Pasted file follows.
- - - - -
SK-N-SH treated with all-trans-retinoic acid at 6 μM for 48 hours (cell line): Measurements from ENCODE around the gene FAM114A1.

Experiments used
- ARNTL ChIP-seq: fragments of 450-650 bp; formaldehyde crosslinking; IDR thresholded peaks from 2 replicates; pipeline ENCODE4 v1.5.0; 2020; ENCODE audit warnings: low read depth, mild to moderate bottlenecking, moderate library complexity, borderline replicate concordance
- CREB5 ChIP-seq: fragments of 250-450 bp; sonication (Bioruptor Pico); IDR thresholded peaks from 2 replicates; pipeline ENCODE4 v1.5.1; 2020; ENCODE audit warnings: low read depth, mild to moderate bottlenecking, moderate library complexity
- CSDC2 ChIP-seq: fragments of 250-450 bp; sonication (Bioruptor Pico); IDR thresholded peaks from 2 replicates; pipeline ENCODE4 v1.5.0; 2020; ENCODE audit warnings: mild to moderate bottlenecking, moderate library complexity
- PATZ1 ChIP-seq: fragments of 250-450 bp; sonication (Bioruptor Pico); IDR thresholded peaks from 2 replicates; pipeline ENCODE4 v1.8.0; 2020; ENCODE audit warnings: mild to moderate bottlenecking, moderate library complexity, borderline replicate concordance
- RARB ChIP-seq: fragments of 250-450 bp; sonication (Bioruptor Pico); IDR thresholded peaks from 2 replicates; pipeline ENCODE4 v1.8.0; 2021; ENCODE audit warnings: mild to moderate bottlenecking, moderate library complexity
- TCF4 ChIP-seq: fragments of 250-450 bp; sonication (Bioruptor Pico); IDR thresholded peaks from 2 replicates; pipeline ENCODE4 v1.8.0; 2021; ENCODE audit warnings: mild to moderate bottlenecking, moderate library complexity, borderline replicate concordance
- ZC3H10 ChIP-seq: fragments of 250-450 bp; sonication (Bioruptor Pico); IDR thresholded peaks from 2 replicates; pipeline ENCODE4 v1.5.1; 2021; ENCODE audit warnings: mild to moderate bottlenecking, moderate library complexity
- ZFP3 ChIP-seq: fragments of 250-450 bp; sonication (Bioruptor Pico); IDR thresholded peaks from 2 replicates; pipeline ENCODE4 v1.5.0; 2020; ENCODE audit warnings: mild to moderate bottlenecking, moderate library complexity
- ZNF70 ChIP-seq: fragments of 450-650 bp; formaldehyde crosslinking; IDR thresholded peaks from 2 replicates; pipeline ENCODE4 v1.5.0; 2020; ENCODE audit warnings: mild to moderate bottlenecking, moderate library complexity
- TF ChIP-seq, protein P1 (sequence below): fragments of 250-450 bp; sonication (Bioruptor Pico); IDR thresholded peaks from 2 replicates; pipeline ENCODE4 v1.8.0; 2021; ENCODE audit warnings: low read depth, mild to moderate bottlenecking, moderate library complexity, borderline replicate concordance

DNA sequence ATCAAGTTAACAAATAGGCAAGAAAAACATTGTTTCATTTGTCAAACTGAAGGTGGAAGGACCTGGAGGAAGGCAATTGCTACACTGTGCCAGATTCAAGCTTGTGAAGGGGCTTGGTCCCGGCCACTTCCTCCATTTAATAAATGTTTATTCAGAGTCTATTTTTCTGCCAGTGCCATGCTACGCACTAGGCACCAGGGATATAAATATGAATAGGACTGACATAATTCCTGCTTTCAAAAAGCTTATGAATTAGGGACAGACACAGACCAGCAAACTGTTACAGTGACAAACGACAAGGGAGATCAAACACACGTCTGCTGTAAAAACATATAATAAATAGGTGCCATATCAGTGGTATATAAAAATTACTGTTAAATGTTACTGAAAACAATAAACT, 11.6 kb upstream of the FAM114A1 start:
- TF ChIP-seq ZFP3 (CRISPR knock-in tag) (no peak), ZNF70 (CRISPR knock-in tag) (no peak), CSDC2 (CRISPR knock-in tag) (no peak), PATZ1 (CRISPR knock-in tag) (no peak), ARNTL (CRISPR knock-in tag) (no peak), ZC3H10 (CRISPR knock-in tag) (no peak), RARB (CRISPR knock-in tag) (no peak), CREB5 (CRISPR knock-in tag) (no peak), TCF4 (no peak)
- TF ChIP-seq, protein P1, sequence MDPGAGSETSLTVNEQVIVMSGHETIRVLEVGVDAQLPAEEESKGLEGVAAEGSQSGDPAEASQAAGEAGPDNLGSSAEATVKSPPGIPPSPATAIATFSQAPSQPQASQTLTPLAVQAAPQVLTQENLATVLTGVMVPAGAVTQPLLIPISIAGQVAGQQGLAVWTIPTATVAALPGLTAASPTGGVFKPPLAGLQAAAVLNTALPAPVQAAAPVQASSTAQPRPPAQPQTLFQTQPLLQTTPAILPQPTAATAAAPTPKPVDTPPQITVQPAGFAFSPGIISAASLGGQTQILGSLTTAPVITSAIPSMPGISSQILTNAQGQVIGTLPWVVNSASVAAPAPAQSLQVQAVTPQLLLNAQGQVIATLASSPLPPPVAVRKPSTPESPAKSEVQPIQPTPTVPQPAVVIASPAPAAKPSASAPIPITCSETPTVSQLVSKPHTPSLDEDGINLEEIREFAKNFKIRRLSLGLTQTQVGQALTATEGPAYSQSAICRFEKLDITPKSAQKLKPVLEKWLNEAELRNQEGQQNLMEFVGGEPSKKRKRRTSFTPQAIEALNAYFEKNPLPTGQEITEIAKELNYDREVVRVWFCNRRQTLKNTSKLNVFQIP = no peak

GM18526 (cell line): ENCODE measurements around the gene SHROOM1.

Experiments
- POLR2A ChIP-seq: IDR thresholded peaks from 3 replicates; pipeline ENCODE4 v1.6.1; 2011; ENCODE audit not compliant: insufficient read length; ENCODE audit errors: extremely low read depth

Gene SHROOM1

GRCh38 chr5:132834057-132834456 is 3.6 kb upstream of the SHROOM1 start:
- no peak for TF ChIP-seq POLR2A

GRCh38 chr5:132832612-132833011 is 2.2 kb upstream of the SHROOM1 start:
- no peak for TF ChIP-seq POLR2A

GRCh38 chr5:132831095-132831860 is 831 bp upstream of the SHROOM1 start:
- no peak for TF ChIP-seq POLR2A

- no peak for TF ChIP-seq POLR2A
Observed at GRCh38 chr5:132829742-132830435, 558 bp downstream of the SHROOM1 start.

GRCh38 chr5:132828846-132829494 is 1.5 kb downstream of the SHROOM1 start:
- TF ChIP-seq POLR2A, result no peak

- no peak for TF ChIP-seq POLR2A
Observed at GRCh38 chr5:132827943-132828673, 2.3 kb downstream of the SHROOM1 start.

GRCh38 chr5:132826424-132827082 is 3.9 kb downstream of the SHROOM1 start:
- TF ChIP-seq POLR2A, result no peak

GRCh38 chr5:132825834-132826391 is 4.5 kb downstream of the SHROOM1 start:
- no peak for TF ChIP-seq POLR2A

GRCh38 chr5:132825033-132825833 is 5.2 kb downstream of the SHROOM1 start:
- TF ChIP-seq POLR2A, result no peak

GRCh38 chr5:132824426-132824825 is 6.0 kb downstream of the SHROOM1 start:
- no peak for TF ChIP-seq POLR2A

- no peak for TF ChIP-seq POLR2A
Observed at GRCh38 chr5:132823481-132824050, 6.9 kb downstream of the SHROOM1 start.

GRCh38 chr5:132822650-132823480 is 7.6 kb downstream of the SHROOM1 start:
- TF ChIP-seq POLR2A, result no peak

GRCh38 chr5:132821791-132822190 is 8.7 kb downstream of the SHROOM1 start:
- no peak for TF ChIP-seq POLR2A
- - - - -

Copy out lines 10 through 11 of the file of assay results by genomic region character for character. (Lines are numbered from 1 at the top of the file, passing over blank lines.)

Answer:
- ZFP3 ChIP-seq: fragments of 250-450 bp; sonication (Bioruptor Pico); IDR thresholded peaks from 2 replicates; pipeline ENCODE4 v1.5.0; 2020; ENCODE audit warnings: mild to moderate bottlenecking, moderate library complexity
- ZNF70 ChIP-seq: fragments of 450-650 bp; formaldehyde crosslinking; IDR thresholded peaks from 2 replicates; pipeline ENCODE4 v1.5.0; 2020; ENCODE audit warnings: mild to moderate bottlenecking, moderate library complexity